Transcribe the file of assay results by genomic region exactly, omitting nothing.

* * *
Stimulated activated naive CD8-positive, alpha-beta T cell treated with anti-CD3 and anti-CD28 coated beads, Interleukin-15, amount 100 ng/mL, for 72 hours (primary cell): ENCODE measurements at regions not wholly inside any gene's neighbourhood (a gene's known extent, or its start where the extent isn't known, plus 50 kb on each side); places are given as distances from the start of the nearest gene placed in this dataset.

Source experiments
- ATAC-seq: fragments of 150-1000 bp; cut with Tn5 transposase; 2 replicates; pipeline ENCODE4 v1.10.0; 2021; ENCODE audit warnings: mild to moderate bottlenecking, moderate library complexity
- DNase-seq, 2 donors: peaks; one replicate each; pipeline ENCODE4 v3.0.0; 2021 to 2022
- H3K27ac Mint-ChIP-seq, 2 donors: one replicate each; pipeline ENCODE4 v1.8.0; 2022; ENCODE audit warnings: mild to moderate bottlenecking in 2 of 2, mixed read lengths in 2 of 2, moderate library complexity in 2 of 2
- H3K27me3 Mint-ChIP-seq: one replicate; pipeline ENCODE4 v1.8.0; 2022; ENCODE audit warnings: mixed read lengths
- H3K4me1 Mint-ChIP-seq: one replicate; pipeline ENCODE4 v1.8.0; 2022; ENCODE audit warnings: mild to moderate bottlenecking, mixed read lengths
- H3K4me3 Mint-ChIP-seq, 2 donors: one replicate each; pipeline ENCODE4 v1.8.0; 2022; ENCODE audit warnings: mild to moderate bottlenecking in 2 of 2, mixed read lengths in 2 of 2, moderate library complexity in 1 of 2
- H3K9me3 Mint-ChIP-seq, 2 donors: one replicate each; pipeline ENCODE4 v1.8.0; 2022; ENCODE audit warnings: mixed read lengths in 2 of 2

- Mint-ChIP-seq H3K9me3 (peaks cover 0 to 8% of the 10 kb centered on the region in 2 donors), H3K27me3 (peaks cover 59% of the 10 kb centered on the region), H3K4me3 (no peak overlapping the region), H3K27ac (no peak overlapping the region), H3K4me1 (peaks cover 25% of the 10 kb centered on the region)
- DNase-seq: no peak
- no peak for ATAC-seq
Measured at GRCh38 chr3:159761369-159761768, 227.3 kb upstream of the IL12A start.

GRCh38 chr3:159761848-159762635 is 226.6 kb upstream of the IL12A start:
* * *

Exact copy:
Stimulated activated naive CD8-positive, alpha-beta T cell treated with anti-CD3 and anti-CD28 coated beads, Interleukin-15, amount 100 ng/mL, for 72 hours (primary cell): ENCODE measurements at regions not wholly inside any gene's neighbourhood (a gene's known extent, or its start where the extent isn't known, plus 50 kb on each side); places are given as distances from the start of the nearest gene placed in this dataset.

Source experiments
- ATAC-seq: fragments of 150-1000 bp; cut with Tn5 transposase; 2 replicates; pipeline ENCODE4 v1.10.0; 2021; ENCODE audit warnings: mild to moderate bottlenecking, moderate library complexity
- DNase-seq, 2 donors: peaks; one replicate each; pipeline ENCODE4 v3.0.0; 2021 to 2022
- H3K27ac Mint-ChIP-seq, 2 donors: one replicate each; pipeline ENCODE4 v1.8.0; 2022; ENCODE audit warnings: mild to moderate bottlenecking in 2 of 2, mixed read lengths in 2 of 2, moderate library complexity in 2 of 2
- H3K27me3 Mint-ChIP-seq: one replicate; pipeline ENCODE4 v1.8.0; 2022; ENCODE audit warnings: mixed read lengths
- H3K4me1 Mint-ChIP-seq: one replicate; pipeline ENCODE4 v1.8.0; 2022; ENCODE audit warnings: mild to moderate bottlenecking, mixed read lengths
- H3K4me3 Mint-ChIP-seq, 2 donors: one replicate each; pipeline ENCODE4 v1.8.0; 2022; ENCODE audit warnings: mild to moderate bottlenecking in 2 of 2, mixed read lengths in 2 of 2, moderate library complexity in 1 of 2
- H3K9me3 Mint-ChIP-seq, 2 donors: one replicate each; pipeline ENCODE4 v1.8.0; 2022; ENCODE audit warnings: mixed read lengths in 2 of 2

- Mint-ChIP-seq H3K9me3 (peaks cover 0 to 8% of the 10 kb centered on the region in 2 donors), H3K27me3 (peaks cover 59% of the 10 kb centered on the region), H3K4me3 (no peak overlapping the region), H3K27ac (no peak overlapping the region), H3K4me1 (peaks cover 25% of the 10 kb centered on the region)
- DNase-seq: no peak
- no peak for ATAC-seq
Measured at GRCh38 chr3:159761369-159761768, 227.3 kb upstream of the IL12A start.

GRCh38 chr3:159761848-159762635 is 226.6 kb upstream of the IL12A start: